Switzerland is not a member of the European Union. It has however signed the Agreement of the free movement of persons and is therefore part of the Schengen/Dublin area, thus promoting the free movement of persons under certain conditions.
However, the Swiss system for granting permits and nationality remains complex and may be subject to quotas, depending on the nationality of the applicant. In some cases, powers are granted to cantons and communes as well.
For EU/EFTA citizens, obtaining a permit has become more flexible in recent years, while for third-country nationals, obtaining a permit remains a complicated process. However, it is likely that in the context of a global crisis, such as the health crisis that was declared in spring 2020, the entry and residence conditions in Switzerland will be tightened, for EU/EFTA nationals as well.
There are a large number of different permits required to enable non-nationals to work and/or reside in Switzerland: short-term permit (L Permit), residence permit (B Permit), settlement permit (C Permit), residence permit for gainful employment (Ci Permit), cross-border commuter permit (G Permit), etc.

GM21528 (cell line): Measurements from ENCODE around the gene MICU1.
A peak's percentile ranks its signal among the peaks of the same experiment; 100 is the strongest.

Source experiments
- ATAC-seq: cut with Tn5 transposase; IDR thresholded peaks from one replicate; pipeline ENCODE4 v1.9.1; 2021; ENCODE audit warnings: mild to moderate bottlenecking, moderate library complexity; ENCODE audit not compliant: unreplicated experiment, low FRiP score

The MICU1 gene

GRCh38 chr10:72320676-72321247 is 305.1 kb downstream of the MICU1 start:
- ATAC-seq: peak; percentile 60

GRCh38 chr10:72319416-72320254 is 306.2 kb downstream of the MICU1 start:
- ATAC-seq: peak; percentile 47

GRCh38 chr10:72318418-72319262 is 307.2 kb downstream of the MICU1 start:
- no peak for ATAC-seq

Our specialised immigration lawyers advise individuals from the EU/EFTA and third countries on residence with gainful employment, residence without gainful employment, such as for obtaining a lump-sum taxation benefit in some Swiss cantons, residence for educational purposes or family reunification.
Our specialists in the field of law on foreign nationals assist and advice also companies in Switzerland that must obtain and renew a Swiss working permit for their foreign employees.
Since 2018, Switzerland has made the conditions for granting naturalisation more stringent. Obtaining Swiss nationality, whether through ordinary naturalisation or through facilitated naturalisation, is therefore not an easy task, especially since the cantons and communes have certain powers and these vary from canton to canton and from commune to commune.
Our immigration lawyers provide their support to European Union and third-country nationals in these naturalisation procedures, represent them wherever possible before the administrative authorities that have to issue the certificates required as part of naturalisation applications and, if necessary, before the competent judicial authorities.